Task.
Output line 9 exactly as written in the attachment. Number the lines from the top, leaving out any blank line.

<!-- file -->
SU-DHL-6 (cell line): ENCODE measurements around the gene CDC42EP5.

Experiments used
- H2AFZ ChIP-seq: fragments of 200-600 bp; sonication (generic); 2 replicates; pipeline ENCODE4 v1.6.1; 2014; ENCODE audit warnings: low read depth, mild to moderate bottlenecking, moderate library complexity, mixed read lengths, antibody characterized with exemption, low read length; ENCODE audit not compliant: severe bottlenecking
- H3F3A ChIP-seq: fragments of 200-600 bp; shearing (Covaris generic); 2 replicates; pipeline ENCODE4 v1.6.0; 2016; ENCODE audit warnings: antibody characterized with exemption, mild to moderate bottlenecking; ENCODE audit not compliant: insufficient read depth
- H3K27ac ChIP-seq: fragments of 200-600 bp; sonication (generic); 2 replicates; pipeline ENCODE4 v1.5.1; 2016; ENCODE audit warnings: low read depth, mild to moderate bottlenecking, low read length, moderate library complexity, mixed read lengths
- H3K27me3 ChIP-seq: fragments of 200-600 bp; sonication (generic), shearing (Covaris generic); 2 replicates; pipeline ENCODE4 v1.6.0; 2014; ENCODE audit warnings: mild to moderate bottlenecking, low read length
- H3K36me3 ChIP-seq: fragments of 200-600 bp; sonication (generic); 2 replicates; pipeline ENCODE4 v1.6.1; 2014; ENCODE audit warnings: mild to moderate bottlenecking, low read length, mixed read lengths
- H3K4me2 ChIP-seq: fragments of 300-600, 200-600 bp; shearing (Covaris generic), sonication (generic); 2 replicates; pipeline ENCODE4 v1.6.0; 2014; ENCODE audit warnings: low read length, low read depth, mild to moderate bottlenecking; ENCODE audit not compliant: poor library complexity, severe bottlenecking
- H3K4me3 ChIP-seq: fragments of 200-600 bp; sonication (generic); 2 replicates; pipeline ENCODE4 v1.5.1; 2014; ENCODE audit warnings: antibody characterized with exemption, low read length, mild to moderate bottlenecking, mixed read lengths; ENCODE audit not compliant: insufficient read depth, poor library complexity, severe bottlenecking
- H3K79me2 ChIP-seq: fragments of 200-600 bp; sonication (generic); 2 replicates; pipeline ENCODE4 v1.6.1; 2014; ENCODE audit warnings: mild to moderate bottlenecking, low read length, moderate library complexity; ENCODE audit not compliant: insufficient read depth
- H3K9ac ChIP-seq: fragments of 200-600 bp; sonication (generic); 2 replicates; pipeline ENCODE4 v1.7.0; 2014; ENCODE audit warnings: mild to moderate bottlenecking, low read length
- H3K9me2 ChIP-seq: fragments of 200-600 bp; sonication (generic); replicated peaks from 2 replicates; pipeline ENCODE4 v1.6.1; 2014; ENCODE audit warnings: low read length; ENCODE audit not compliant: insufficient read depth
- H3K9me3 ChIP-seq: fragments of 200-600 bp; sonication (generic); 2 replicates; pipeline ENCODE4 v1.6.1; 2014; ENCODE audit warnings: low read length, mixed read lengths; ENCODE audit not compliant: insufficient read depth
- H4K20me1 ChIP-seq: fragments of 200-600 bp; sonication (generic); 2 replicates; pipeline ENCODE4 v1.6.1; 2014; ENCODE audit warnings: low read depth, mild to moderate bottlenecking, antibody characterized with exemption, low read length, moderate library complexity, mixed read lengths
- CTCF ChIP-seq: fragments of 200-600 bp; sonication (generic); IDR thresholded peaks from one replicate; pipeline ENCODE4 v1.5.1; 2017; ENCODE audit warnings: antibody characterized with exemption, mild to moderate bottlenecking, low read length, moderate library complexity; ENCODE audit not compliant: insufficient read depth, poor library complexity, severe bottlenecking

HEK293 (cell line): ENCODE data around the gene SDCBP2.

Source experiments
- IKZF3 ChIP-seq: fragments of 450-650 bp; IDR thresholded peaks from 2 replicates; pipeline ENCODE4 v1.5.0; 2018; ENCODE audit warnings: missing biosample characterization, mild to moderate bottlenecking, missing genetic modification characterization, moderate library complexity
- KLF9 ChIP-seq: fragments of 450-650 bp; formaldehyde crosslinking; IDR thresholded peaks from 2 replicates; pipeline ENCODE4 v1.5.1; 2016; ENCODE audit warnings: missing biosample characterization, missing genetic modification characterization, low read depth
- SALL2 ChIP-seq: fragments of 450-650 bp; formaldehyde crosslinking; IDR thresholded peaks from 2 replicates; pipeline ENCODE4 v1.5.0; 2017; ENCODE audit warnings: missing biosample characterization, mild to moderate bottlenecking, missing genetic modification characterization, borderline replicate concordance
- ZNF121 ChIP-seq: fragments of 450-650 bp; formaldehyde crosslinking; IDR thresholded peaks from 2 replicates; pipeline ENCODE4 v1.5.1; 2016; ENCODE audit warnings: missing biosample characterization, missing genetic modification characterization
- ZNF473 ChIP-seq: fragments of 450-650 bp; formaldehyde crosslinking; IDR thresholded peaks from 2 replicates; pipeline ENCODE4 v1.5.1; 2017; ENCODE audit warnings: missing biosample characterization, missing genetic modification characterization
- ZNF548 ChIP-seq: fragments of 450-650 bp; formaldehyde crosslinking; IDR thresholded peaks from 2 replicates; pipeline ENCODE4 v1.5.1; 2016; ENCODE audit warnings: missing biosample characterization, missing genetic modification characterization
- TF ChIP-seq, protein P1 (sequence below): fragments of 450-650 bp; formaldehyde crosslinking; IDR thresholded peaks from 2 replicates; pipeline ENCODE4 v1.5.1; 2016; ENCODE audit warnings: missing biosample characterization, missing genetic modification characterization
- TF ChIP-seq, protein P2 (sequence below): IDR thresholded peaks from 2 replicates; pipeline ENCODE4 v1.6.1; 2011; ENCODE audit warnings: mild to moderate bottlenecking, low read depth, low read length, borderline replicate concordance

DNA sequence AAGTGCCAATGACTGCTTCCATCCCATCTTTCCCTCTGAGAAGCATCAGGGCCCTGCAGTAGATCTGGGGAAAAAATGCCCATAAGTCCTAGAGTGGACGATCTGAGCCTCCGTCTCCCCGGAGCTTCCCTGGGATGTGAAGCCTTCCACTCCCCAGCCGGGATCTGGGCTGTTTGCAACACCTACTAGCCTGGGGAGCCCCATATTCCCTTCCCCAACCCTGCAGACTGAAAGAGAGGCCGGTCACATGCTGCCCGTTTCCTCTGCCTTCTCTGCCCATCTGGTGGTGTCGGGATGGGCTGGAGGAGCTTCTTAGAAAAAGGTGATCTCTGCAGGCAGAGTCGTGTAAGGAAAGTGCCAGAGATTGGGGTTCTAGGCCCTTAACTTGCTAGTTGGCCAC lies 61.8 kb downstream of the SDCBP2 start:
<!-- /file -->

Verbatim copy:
- H3K4me3 ChIP-seq: fragments of 200-600 bp; sonication (generic); 2 replicates; pipeline ENCODE4 v1.5.1; 2014; ENCODE audit warnings: antibody characterized with exemption, low read length, mild to moderate bottlenecking, mixed read lengths; ENCODE audit not compliant: insufficient read depth, poor library complexity, severe bottlenecking